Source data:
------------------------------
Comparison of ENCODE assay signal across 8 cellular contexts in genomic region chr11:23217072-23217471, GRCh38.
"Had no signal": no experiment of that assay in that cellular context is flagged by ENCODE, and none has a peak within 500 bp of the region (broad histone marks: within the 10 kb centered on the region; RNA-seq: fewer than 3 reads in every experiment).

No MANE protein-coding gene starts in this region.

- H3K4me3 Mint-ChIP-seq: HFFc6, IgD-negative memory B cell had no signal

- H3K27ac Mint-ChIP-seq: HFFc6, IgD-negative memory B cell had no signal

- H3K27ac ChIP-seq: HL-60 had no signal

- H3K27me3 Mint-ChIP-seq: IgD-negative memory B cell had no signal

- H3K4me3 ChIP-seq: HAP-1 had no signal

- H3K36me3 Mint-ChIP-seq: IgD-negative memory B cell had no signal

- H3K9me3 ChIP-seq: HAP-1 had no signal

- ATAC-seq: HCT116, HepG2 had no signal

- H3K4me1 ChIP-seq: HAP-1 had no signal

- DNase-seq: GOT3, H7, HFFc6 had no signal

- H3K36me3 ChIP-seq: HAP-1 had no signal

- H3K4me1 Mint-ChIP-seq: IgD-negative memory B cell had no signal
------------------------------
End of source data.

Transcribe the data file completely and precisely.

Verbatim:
Comparison of ENCODE assay signal across 8 cellular contexts in genomic region chr11:23217072-23217471, GRCh38.
"Had no signal": no experiment of that assay in that cellular context is flagged by ENCODE, and none has a peak within 500 bp of the region (broad histone marks: within the 10 kb centered on the region; RNA-seq: fewer than 3 reads in every experiment).

No MANE protein-coding gene starts in this region.

- H3K4me3 Mint-ChIP-seq: HFFc6, IgD-negative memory B cell had no signal

- H3K27ac Mint-ChIP-seq: HFFc6, IgD-negative memory B cell had no signal

- H3K27ac ChIP-seq: HL-60 had no signal

- H3K27me3 Mint-ChIP-seq: IgD-negative memory B cell had no signal

- H3K4me3 ChIP-seq: HAP-1 had no signal

- H3K36me3 Mint-ChIP-seq: IgD-negative memory B cell had no signal

- H3K9me3 ChIP-seq: HAP-1 had no signal

- ATAC-seq: HCT116, HepG2 had no signal

- H3K4me1 ChIP-seq: HAP-1 had no signal

- DNase-seq: GOT3, H7, HFFc6 had no signal

- H3K36me3 ChIP-seq: HAP-1 had no signal

- H3K4me1 Mint-ChIP-seq: IgD-negative memory B cell had no signal